What types of accommodations are commonly used for students with disabilities?
Page 4: Selecting an Accommodation
Identifying and selecting instructional and testing accommodations that will allow the student to access learning is the responsibility of the individualized education program (IEP) team. Before the team can select an accommodation to help a student meet his learning goals, however, they must first identify the barrier affecting his academic performance.
Individualized Education Program (IEP) Team
The multidisciplinary team of education and related services professionals that develops and evaluates, along with the students and their parents, the individualized education program plan for each student with a disability. Following is a list of potential IEP team members and their roles.
IEP Team Members: Students age 3–21
IDEA ’04 requires that, at a minimum, multidisciplinary IEP teams include a parent, general education teacher, special education provider, a representative of the school district, and an educational professional who can interpret assessment results.
Parents. The term parent refers to a biological parent, foster parent, legal guardian, or an individual who acts in place of the parent (e.g., grandparent, stepparent, other relative). Parents can provide important information about priorities, strengths, and child needs as well as information about the cultural and developmental appropriateness of goals and intervention strategies.
General education teacher. At least one general educator should be present if the student is participating in general education. As the general education curriculum specialist, this person is responsible for providing the core academic instruction.
Special education teacher or special education provider. At least one special education teacher or provider should be present. An expert in specially designed instruction, accommodations, and curricular modifications, the special education teacher ensures that student performance data are collected and analyzed, and then instruction and intervention are modified accordingly. A special education provider is responsible for implementing the IEP. In addition to the special education teacher, this can include related service personnel, who also provide services outlined in the IEP (see below).
A representative of the school district. This person must be a) qualified to provide or supervise the uniquely designed instruction that will meet the student’s needs, b) knowledgeable about the general education curriculum, and c) knowledgeable about available school resources.
Other professional (e.g., school psychologist). This person’s role is to interpret the assessment results and explain the instructional implications of those results to the team. This role may be filled by any of the school personnel listed above, as appropriate.
Other relevant individuals. At the parent or school district’s discretion, other people who have relevant knowledge or expertise regarding the student can be included, when appropriate.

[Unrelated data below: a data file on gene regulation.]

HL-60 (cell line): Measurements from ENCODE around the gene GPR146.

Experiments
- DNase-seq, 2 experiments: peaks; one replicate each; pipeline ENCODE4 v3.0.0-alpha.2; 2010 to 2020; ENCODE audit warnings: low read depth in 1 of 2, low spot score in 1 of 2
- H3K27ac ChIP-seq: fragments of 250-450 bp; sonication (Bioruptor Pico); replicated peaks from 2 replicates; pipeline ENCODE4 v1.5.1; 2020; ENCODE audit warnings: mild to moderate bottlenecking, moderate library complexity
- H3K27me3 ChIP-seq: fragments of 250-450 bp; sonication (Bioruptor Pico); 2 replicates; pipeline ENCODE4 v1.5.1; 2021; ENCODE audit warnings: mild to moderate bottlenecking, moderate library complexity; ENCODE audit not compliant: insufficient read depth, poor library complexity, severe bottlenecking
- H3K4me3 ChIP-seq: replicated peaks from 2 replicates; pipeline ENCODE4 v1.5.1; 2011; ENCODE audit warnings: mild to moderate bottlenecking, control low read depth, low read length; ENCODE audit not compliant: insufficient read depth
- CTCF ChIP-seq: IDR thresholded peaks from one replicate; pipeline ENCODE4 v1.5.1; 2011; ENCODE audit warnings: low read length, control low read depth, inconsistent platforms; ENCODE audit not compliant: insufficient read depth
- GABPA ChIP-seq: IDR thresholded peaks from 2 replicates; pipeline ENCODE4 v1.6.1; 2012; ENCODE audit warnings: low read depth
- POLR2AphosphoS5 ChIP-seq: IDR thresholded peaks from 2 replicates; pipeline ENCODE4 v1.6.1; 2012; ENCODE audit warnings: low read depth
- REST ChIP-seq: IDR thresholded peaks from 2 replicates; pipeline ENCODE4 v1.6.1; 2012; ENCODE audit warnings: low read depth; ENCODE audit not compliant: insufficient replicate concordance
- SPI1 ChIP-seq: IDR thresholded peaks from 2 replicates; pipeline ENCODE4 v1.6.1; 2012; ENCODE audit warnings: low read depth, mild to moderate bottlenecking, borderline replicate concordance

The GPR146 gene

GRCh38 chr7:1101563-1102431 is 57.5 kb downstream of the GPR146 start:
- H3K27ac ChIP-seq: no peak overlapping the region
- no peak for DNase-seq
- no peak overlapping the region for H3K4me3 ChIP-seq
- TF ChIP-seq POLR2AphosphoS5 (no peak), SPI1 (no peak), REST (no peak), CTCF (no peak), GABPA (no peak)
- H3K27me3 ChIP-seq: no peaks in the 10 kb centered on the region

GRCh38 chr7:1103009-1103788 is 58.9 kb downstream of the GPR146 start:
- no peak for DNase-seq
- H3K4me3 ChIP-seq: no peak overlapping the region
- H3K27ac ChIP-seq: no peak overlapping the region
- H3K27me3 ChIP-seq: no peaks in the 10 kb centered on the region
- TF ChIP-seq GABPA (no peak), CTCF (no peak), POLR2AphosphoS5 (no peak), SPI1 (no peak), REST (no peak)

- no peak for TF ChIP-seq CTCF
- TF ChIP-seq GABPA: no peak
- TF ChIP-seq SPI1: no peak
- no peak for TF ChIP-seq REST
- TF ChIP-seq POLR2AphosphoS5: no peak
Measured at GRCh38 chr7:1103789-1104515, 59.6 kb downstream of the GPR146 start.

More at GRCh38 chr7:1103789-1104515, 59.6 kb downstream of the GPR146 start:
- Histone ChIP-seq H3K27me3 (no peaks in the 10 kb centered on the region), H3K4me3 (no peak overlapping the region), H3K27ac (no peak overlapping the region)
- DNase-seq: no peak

Student with a disability. Depending on a child’s age, maturity, interest in, and willingness to participate, the student should be included in IEP meetings when appropriate.
Additional team members are determined based on the individual needs of the student (see “Additional Team Members” below).
In addition to the required multidisciplinary team members listed in the table above, other personnel are often needed to address the individualized needs of the student. Related services personnel—each with discipline-specific expertise beyond that of the classroom or special education teachers—are frequently part of the multidisciplinary team and provide these supports.
As you recall from the Challenge, Liam, a middle school student with low vision, struggles to read standard print materials in a timely fashion. Although he reads at grade level, Liam has difficulty finishing science reading assignments in class in the allotted time. At first, his teacher was a bit perplexed: She assumed that Liam’s glasses provided full vision correction. However, after paying closer attention to Liam during reading, she noticed that he still needs to hold reading material close to his face, and even then he squints. As a result, it takes him longer to read a passage. She wonders what type of accommodation will help Liam read text faster or more efficiently.
Accommodations are typically grouped into four categories: presentation, response, setting, and timing and scheduling. The table below summarizes the relationship between barriers related to learning and the corresponding accommodation categories, and it also provides examples of accommodations for each category.
Barrier Related to:
The way information is presented (e.g., text, lecture, video)
Allow a student to access information in ways other than standard visual or auditory means
Change the way that instruction, directions, and information are presented
Books and materials with large print
Visual cues (e.g., color-coded text)
Close-captions on videos
The way in which the student is required to respond (e.g., writing, speech)
Allow students to complete assignments or assessments through ways other than typical verbal or written responses
Orally dictate responses (using a scribe or digital recorder)
The characteristics of the setting (e.g., noise level, lighting)
Allow for a change in the environment or in how the environment is structured
Preferential seating (e.g., near the teacher)
Testing in a separate location
The timing and scheduling of the instruction (e.g., time of day, length of assignment)
Timing and scheduling accommodations
Allow for changes to when and how long students have to complete assignments or assessments
Allow assignments to be broken down into smaller sections
Extended time to complete task
Shorter testing sessions